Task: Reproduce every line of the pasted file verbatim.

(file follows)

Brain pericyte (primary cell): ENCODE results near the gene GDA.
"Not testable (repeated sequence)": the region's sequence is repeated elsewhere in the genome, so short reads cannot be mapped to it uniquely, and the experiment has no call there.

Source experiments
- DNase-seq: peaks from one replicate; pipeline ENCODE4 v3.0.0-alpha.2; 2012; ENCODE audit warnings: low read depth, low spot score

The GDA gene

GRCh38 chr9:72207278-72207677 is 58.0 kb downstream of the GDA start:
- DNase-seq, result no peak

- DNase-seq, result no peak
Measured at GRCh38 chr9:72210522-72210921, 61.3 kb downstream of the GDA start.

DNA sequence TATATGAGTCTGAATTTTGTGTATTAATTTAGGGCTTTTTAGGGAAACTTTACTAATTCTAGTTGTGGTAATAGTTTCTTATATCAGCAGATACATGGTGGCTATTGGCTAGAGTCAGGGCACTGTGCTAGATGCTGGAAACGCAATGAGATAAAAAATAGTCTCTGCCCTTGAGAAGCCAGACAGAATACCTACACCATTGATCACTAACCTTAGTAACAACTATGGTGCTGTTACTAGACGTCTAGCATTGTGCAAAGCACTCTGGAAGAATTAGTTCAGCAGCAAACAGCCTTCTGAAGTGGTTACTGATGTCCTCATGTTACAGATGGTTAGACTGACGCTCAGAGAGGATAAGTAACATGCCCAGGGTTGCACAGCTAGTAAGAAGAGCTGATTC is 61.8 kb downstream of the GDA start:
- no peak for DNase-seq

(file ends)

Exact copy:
Brain pericyte (primary cell): ENCODE results near the gene GDA.
"Not testable (repeated sequence)": the region's sequence is repeated elsewhere in the genome, so short reads cannot be mapped to it uniquely, and the experiment has no call there.

Source experiments
- DNase-seq: peaks from one replicate; pipeline ENCODE4 v3.0.0-alpha.2; 2012; ENCODE audit warnings: low read depth, low spot score

The GDA gene

GRCh38 chr9:72207278-72207677 is 58.0 kb downstream of the GDA start:
- DNase-seq, result no peak

- DNase-seq, result no peak
Measured at GRCh38 chr9:72210522-72210921, 61.3 kb downstream of the GDA start.

DNA sequence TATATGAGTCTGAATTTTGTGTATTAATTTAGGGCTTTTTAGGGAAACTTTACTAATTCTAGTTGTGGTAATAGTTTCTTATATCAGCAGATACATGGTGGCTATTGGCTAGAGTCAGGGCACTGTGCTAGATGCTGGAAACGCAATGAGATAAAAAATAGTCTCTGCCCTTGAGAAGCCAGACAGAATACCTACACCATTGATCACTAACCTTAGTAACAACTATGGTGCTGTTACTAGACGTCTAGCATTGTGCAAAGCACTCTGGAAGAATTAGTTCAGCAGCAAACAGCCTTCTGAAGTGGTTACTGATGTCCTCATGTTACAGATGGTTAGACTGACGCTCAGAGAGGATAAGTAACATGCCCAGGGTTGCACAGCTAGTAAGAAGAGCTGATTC is 61.8 kb downstream of the GDA start:
- no peak for DNase-seq